Seahorses unfold themselves in the aquarium tank, minuscule dragons. We are trying not to think of the shards of plastic forks on the actual ocean floor, rising up from the coral—no Disneying enchantment, just a thousand wonders torpedoed by tines. What we fear for our daughters’ daughters is that these creatures will only exist in tanks or stone artifice, in this frieze of the Shedd.



Later, we stand on Michigan, the river bridge, the TRUMP sign dwarfing everything, letters gleaming like Hollywood, as if Ozymandias, not Christ, is King of Kings and all that remains is us, colossal wrecks. We take a boat tour with others who can afford the forty-five-dollar charge. A Black man on the bridge shouts, condemns our privilege, shakes an angry can of coins. We look away, ashamed.

We float by all the buildings, admire the restoration in the bright light. The river guide tells us how the river was so polluted in 1871, that when Mrs. O’Leary’s infamous cow started the fire, it offered no shelter, but burned itself. Then, he tells us the cow was framed by Pegleg Sullivan; his convenient scapegoat. “Fake news,” he says—and everyone laughs. Our sunglasses hide our eyes.



We burn and do not replenish. Our oceans are angry, roiling up their hurricanes, spitting out the whales to the shore. This is not fake news. Scientists take thermal underwear to the Arctic and do not wear it.



In our purses, there are plastic forks from restaurants. We give our leftovers to the homeless man but forget the fork. We imagine him in an alcove eating the spaghetti, the meatball, with his fingers. We feel guilty about the fork but then imagine him pulling out a metal one, chiding our use of plastic. Later, we will throw the forks into the little black bin under the hotel sink at the Intercontinental. We will try not to imagine the trash of every room collected, where it goes, what stink it emits.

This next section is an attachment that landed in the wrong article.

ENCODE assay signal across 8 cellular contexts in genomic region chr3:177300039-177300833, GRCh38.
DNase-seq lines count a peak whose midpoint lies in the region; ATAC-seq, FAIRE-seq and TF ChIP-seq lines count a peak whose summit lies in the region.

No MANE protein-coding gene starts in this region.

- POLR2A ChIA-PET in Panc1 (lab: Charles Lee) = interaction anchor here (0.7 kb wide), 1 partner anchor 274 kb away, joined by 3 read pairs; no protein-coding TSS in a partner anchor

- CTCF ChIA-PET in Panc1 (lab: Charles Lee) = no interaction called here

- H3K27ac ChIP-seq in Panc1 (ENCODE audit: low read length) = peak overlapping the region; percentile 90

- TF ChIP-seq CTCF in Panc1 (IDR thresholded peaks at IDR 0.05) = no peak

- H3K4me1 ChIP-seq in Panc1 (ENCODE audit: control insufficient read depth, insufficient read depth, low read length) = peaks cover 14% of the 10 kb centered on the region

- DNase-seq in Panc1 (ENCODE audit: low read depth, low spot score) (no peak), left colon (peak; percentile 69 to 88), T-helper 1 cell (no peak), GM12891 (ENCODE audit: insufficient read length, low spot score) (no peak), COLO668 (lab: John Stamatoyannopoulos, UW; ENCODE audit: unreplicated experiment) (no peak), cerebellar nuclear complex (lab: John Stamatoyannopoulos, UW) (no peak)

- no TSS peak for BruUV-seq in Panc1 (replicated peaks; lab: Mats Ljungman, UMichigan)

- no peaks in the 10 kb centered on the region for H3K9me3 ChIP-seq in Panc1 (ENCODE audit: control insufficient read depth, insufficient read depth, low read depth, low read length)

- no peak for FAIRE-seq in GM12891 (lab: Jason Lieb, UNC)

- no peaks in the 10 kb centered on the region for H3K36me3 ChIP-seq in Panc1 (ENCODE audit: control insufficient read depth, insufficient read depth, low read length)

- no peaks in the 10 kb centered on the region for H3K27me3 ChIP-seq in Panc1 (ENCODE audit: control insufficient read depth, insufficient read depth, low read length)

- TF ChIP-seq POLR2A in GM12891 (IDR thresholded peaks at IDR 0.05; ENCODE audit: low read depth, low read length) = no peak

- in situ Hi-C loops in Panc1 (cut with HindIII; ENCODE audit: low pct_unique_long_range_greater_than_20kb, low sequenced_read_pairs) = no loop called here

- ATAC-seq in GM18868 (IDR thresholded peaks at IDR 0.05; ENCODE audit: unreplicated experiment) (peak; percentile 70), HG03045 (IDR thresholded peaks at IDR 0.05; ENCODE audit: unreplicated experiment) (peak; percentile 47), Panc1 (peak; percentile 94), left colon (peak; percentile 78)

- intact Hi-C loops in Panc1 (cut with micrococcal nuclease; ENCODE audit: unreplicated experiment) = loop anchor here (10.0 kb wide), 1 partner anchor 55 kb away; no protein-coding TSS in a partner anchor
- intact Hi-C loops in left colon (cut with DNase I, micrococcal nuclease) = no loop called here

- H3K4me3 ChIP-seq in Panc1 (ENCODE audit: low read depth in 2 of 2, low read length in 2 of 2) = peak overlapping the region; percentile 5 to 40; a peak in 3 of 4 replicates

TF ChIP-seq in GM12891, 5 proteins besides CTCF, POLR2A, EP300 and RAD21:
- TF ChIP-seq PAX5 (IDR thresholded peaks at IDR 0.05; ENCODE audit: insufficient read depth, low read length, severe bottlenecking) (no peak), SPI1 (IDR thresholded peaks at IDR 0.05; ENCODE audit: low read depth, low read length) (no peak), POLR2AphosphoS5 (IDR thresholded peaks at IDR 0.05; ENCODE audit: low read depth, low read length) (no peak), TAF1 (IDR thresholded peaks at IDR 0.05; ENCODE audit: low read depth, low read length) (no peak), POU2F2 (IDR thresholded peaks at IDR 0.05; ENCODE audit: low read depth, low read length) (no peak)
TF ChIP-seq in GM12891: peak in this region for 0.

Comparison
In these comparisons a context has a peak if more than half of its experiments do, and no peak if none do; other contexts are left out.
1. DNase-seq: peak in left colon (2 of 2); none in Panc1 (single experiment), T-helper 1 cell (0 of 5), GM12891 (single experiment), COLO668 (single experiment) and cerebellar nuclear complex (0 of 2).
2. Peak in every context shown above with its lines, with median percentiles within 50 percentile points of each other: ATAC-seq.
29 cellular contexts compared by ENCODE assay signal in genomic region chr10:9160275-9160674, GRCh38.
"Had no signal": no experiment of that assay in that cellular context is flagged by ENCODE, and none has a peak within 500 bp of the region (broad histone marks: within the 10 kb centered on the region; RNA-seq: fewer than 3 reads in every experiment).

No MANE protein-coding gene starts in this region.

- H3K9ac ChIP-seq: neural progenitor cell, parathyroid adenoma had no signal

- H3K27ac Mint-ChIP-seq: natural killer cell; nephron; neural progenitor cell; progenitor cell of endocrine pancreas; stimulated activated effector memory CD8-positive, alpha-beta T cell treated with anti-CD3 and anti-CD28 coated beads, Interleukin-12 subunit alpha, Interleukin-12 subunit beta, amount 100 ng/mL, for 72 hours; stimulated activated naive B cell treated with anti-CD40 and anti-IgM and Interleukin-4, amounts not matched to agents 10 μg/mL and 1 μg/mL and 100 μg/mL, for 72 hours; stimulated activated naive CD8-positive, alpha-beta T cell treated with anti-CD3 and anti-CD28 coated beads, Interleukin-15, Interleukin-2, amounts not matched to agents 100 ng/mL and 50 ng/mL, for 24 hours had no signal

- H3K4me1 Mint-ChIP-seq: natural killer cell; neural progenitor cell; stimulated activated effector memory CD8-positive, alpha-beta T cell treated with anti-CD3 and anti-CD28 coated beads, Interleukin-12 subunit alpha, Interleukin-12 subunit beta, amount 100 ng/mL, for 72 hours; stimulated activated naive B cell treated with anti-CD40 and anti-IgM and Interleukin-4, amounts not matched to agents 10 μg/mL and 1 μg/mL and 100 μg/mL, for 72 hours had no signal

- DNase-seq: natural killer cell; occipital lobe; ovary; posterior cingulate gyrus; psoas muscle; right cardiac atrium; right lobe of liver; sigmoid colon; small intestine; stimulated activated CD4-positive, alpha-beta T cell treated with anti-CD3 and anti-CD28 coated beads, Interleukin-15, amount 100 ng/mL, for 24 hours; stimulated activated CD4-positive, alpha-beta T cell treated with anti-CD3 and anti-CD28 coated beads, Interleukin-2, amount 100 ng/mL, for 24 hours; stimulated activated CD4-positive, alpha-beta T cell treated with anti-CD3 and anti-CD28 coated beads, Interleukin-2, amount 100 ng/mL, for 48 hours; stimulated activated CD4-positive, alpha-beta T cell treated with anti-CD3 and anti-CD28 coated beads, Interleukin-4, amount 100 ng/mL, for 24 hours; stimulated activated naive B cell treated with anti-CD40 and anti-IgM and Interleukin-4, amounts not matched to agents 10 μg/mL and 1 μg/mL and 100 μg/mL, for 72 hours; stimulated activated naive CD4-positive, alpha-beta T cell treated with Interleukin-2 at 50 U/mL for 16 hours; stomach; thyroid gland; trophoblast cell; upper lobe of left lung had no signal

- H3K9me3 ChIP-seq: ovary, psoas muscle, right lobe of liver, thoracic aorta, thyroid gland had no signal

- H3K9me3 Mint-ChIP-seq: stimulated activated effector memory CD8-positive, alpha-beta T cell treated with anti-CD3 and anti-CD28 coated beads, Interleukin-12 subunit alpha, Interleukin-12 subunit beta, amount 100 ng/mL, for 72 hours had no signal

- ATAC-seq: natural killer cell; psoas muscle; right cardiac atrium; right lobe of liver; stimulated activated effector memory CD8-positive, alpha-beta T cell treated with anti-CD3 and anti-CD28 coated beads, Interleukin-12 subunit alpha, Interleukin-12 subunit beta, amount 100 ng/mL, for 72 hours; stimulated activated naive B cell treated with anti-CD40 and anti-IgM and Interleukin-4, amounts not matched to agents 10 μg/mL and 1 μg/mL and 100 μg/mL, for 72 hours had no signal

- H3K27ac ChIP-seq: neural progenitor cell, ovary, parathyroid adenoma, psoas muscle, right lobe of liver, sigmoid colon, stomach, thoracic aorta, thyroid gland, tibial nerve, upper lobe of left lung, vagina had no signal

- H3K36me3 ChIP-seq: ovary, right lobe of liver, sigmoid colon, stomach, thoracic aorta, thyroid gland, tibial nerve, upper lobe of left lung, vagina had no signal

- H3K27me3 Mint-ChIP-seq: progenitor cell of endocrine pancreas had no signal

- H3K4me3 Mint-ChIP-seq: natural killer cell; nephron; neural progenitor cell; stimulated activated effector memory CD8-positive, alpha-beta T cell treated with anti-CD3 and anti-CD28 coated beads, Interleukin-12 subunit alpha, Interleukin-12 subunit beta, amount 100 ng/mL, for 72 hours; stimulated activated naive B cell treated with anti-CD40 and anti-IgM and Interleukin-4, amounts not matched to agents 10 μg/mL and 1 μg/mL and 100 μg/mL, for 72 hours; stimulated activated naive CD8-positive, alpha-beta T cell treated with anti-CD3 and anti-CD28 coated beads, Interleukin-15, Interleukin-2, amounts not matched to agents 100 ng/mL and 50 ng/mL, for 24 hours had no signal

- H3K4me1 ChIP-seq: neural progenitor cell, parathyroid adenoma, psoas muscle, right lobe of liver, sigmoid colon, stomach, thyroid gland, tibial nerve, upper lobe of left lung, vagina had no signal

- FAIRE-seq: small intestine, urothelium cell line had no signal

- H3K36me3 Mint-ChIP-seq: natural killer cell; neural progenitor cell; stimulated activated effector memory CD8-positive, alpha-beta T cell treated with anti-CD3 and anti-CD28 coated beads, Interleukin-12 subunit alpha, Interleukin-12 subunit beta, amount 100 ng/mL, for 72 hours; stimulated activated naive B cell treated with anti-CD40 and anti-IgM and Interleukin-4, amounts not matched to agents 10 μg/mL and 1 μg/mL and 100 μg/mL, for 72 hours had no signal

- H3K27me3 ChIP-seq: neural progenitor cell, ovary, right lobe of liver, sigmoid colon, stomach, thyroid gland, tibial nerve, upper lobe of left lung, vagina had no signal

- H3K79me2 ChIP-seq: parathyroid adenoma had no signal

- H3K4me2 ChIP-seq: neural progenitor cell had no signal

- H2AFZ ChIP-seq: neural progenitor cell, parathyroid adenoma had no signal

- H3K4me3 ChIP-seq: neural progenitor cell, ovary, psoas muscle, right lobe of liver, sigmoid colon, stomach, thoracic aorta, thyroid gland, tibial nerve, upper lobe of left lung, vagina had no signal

We leave extra money for the maid and say we will live in this moment, this screech of horn, this great glow of flickering light, our daughters’ steady breathing. The digital clock tells time by the threaded count of white sheets. Savasana. Namaste.



In the morning, our daughters will unfold their limbs, uncurling like seahorses, in the tank of a room. We will stare through the watery Monet light of the window into the sprawling city we love, the old and new buildings rising in their glorious mix of sentiment and century.



Panoramic diorama: Memories of our own mothers on the El, laughing. Memories of reading Dybek’s “Hot Ice” the first time, that frozen girl, candle flame under a frosted pane. Dinosaur bones. Memories of hot chocolate at the Walnut Room, the twinkling of jewels in glass cases, treasures on display. Colleen Moore’s castle. Romeo and Juliet in the Palmer’s entryway. Les Mis at the Auditorium. Balm of relish the color of Baum’s gated city, ivy on stone, cheering crowds. Fountain girl in Lincoln park offering her bowl. Memories of winter wool wet with snow. Slush and boots. Here’s Caillebotte’s umbrella. Memories of our fathers explaining how brushstrokes make masterpieces, make things look like water, (O, Vétheuil! O, Homer!), how bundled pylons support soaring steel, (O, Wrigley! O, Adler!) how we could go upwards from any place (O, Second City! O, Ferris!). 



Memories of ghosts and miracles, of gigantic wheels, memories of the taxidermied animals in the Field. Walrus. Walruses. Odobenidae. Odobenus rosmarus. Arctic Ocean. Hall N



We will say we don’t know what we have done.


Christine Butterworth-McDermottChristine Butterworth-McDermott is founder and co-editor of Gingerbread House Literary Magazine. Her latest book Evelyn As, is a poetic exploration of the early life of showgirl Evelyn Nesbit. Her creative work has been published in Alaska Quarterly Review, Beloit Fiction Journal, Massachusetts Review, River Styx, and the nonfiction anthology All That Glitters, among others.